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Saturday, 16 January 2010

A different look at dieting

Here's an article that takes a different view about dieting than most trainers (although it has some support from the likes of Brad Pilon & his "eat stop eat" ideas). Basically the theory here seems to be you are more active when you are hungry, therefore by allowing hunger to build between feeds you'll burn more calories, by being more active. The basic problem with this idea is he appears to have used animals, not humans to actually test his theory. Basically you could very easily recruit humans for this type of study if you wanted & you could see see how it affects them. Also it does seem to be aimed at those who don't train. We usually have set training times, it may possibly be the case that a sedentary person may become more active eating less, but for those who train (& anyone who trains I call an athlete) not eating enough to fuel training will actually make exercise less effective. There are many studies out there that show this, you need to fuel before, then refuel afterwards if you want to get maximum results.
Obviously there is some tailoring needed. I used to say EVERYONE needs 6 meals a day if they are in training. That is until I started to sort out a diet for this tiny girl who needed very little calories & came to realise that having 3 or 4 feeds a day will work as well for some...depending on your goals.
A big strength guy (or very muscular lady) will certainly need 6+ feeds a day, no doubt if you're trying to gain you'll need to ram in the calories. If you're after holding onto size or losing some fat then you can try some variations. I don't think intermittent fasting doesn't work, I don't think 3 meals a day doesn't work. Some people with hectic lifestyles might find that eating only 3 meals or just not being so careful with their diets but fasting for 1 day a week is the best option for them. It may not be the "Best possible way", if they could get pre-prepared food, find the places to eat, had time to sort out a different plan, but it may be "The best they can manage" & if it gets the results they want then it could well be considered the 'best method', even if it's not what is more commonly advocated.

So with that in mind would 3 meals a day work for someone trying to lose fat...well it could, you'd eat less calories, it depends how it effects your training & metabolic rate overall. If you save 300 calories by eating just 3 meals a day, but by doing that your training isn't so intense & you burn 250 calories less, & because of eating less & the less intense training your metabolism slows so you burn 75 calories less...well you'll see that 'saving' 300 calories actually cost you MORE calories in terms of calories burnt, so it's all relative to total calories in to total calories out not just a simple matter of calories consumed in a 24 hour period.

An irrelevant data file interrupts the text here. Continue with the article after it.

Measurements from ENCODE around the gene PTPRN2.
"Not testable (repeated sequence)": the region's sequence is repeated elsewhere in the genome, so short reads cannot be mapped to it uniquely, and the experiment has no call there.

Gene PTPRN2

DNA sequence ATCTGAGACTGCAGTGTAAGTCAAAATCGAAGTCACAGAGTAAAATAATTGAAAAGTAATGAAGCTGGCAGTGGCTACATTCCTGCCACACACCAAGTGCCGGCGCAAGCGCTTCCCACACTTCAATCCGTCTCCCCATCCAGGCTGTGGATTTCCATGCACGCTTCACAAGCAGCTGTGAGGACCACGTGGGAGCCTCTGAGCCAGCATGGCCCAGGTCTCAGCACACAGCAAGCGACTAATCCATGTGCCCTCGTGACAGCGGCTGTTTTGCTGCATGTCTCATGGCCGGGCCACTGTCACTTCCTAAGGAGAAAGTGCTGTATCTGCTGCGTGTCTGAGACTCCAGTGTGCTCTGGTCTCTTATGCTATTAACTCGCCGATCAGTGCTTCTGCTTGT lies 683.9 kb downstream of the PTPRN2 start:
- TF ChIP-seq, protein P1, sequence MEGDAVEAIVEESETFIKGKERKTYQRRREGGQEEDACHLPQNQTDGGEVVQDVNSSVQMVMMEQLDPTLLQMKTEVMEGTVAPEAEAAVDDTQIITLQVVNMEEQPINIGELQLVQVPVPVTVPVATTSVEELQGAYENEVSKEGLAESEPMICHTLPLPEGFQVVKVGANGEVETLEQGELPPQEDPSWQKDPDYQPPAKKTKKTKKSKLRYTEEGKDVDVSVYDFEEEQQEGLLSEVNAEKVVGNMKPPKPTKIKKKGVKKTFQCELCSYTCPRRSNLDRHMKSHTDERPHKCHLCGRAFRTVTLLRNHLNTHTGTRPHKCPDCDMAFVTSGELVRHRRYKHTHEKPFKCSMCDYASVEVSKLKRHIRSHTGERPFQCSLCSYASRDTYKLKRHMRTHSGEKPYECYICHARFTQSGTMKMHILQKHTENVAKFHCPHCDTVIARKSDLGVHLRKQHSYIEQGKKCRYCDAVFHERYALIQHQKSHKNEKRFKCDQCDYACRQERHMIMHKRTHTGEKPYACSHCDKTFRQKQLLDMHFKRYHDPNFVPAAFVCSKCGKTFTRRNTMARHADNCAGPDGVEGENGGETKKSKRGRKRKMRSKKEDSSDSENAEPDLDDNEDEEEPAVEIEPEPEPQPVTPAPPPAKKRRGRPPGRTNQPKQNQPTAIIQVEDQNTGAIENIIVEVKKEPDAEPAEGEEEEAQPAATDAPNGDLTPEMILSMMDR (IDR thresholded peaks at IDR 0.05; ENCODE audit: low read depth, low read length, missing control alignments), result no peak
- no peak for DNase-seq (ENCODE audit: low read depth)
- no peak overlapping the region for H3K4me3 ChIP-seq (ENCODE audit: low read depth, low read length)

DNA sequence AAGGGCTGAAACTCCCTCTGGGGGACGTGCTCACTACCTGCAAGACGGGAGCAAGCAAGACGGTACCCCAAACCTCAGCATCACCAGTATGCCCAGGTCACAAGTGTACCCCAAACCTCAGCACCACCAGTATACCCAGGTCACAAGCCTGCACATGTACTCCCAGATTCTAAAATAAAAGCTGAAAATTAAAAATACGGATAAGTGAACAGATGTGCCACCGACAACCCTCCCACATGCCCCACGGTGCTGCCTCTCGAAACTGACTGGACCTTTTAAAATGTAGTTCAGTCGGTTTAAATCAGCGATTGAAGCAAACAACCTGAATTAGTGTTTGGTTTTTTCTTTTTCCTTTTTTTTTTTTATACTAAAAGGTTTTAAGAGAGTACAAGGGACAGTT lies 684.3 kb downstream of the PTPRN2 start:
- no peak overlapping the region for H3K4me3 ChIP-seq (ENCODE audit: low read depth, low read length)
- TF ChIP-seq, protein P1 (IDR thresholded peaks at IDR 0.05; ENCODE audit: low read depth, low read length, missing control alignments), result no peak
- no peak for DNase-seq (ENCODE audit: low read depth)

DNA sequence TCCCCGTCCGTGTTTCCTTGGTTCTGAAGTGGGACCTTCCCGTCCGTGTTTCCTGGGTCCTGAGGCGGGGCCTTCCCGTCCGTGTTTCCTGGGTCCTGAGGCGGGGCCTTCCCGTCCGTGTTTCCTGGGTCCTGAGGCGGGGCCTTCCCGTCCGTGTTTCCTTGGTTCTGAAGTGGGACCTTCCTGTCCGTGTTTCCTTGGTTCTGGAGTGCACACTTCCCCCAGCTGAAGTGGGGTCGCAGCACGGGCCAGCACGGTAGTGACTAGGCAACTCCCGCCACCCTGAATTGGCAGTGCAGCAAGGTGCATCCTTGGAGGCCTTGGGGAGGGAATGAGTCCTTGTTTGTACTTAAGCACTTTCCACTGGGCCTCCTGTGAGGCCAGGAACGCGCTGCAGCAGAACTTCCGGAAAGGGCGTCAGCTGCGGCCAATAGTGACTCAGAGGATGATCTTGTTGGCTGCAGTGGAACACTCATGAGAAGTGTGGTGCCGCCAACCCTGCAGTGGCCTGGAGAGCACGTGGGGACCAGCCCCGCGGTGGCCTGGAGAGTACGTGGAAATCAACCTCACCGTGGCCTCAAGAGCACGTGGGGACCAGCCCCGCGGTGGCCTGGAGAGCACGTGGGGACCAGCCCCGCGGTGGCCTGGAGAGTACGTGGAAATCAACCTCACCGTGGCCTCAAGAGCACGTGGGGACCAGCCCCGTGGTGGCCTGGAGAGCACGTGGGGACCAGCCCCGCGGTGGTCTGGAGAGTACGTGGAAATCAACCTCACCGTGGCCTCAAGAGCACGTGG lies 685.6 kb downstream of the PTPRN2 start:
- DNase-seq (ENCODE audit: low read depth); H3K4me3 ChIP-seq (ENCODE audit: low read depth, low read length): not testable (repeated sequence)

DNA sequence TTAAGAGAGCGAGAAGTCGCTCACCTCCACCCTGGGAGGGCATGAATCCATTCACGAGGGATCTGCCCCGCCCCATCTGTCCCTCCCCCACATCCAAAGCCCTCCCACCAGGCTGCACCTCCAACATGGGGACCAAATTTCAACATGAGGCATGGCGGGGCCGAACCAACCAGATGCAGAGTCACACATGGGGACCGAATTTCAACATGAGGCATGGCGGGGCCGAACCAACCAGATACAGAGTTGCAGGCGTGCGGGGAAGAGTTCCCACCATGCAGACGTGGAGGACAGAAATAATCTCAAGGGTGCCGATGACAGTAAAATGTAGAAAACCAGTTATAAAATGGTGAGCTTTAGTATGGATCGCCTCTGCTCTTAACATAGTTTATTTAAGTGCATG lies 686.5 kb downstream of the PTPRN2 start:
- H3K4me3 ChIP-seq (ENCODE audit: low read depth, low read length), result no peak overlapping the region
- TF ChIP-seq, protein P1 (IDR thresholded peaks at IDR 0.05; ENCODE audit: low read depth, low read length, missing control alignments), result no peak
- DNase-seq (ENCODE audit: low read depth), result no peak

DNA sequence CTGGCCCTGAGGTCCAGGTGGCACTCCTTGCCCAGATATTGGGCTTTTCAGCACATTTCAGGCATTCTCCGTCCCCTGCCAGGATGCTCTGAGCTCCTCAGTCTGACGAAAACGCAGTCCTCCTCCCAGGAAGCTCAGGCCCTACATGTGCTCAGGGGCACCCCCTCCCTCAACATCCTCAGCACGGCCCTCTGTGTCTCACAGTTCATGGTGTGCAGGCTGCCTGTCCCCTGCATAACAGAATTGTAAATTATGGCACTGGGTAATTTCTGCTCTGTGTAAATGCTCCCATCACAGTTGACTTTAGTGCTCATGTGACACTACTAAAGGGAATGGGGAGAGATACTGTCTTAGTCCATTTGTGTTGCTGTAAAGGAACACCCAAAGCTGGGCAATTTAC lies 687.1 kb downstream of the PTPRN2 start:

Generally, unless you're really small you'll need to eat more than 3 times a day if you wish to add muscular size, to loss fat again most people who train tend to do better on more frequent, smaller feeds than less frequent, but bigger 'gut busters'.

I know you're going to ask so here's my basic plan (the guide starts with someone who has zero healthy food) :

1/ My first step is to 'tidy up' someone's diet, so it might be as simple as adding in a wholesome breakfast rather than sugary cereal or white toast. It could be porridge, whole grain toast whatever. Just to get them started on the way to healthy eating.

2/ While they start on the one above I have them order a cook book that contains a selection of healthy eating choices. Once they are comfortable with step 1. I get them to pick 1 or 2 evenings a week & try out a recipe, write down every one you like

3/ Once you have found a few meals you like you can begin to add them into. Now I'm assuming if you've started from zero healthy meals that you eat out as fast food places or make bad food choices when you eat out, so now we need to use the net & the local paper to dig up some places that serve decent food, or if you have no option where to eat learning to pick the best options at the place you have to eat at, so going for the bean salad instead of the burger, or the steamed veggies instead of the fries are what we have to start thinking about. Ideally we'll be searching for local whole food caf├ęs or healthier eating places, by avoiding the obvious junk food places there's less temptation to stray back to your old ways of eating.